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Autophagy-mediated apoptosis eliminates chromosomally abnormal cells from the mouse epiblast

last modified Jun 18, 2020 01:02 PM
New paper in Nature Communications by the Zernicka-Goetz group shows that apoptosis and autophagy ensure aneuploid cells in early stage embryos do not proceed through post-implantation development of the fetus

Images from time-lapse series showing apoptosis of an aneuploid cell during pre- to post-implantation development of a diploid (red)-aneuploid (green) mosaic mouse chimera

 

Whole chromosomal aneuploidies – loss and/or gain of chromosomes from a euploid complement – are responsible for the low fecundity and developmental defects in humans. However, there is a dramatic decline in the prevalence of aneuploidy as gestation progresses. This study by the Zernicka-Goetz lab is out in Nature Communications elucidating the mechanisms by which the abnormal cells are eliminated in a mouse model of aneuploidy. By making time-lapse movies of development in an in vitro culture system, capable of recapitulating implantation and early post-implantation events, we have found that aneuploid cells are eliminated from the mosaic epiblast via programmed cell death. Interestingly, healthy diploid cells from the mosaic epiblast were found to simultaneously undergo over-proliferation to compensate for the loss. In this way, the final size of the embryo remained unchanged from that of the normal embryos. This plasticity provides embryos with potential to develop into healthy babies.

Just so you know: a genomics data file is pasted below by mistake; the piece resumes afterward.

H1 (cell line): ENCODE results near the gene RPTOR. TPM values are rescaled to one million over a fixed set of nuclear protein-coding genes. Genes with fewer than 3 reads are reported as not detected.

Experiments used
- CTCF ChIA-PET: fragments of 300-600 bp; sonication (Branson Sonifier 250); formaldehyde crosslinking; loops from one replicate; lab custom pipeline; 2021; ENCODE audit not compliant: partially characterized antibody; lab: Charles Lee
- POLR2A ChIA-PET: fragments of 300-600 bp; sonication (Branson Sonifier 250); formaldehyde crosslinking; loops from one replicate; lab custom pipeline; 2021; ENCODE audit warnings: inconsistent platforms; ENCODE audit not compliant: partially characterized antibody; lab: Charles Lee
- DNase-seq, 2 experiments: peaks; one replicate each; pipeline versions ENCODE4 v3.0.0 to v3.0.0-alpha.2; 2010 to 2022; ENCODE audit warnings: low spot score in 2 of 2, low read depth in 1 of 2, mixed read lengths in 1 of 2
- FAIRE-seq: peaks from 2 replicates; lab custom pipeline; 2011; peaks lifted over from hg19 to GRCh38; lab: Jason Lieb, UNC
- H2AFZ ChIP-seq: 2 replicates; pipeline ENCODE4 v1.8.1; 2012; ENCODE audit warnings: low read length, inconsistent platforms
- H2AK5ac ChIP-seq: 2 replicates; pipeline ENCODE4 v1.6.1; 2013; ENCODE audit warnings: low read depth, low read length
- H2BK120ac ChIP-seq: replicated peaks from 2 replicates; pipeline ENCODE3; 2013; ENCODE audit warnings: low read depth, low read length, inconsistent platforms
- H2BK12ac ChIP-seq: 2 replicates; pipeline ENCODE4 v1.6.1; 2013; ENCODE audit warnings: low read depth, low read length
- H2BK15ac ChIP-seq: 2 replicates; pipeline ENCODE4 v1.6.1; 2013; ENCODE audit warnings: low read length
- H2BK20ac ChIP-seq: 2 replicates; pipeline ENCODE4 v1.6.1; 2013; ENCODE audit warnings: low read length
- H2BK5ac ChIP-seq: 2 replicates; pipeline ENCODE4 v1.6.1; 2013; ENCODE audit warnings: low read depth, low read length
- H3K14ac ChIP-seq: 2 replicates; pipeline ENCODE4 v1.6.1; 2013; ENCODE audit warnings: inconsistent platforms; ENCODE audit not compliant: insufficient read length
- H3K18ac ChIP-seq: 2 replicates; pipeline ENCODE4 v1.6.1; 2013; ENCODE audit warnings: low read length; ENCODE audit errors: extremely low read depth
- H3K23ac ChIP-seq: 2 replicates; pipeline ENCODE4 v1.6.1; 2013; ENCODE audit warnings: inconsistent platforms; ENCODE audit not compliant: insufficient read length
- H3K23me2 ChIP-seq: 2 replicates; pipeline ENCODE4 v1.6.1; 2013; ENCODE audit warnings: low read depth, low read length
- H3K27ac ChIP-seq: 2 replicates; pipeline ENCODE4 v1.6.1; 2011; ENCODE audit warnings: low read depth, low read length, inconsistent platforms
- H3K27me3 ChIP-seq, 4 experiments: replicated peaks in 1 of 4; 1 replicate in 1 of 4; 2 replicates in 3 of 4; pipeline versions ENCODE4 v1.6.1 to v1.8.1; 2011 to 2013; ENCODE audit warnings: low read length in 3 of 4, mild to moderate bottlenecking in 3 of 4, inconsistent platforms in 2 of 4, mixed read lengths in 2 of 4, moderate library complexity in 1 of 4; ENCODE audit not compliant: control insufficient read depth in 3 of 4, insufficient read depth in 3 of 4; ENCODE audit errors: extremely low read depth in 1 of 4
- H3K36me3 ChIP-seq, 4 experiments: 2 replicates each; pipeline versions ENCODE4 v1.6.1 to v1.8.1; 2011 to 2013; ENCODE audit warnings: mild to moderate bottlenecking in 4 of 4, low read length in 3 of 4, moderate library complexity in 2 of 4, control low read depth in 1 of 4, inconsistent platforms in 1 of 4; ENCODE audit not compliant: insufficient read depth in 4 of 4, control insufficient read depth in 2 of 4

Our study also reveals how aneuploid cells from the mouse epiblast are directed towards apoptosis. These aneuploid cells are found to be are under chronic stress due to the unbalanced production of proteins from the abnormal number of chromosomes. This stress in turn activates a catabolic process, known as autophagy that leads to the death of the abnormal cells in a p53-dependent process.

Together, this work brings us closer to understand the first few days of our lives and gives insight into the reasons behind sub-fertility and the developmental defects and miscarriages that occur during early pregnancy. Future studies in higher mammalian species are however required to reveal if p53-dependent autophagy and apoptosis of the aneuploid cells are conserved mechanisms in mammals.

Reference Singla, S. et al. Autophagy-mediated apoptosis eliminates aneuploid cells in a mouse model of chromosome mosaicism. Nat. Commun. (2020). https://doi.org/10.1038/s41467-020-16796-3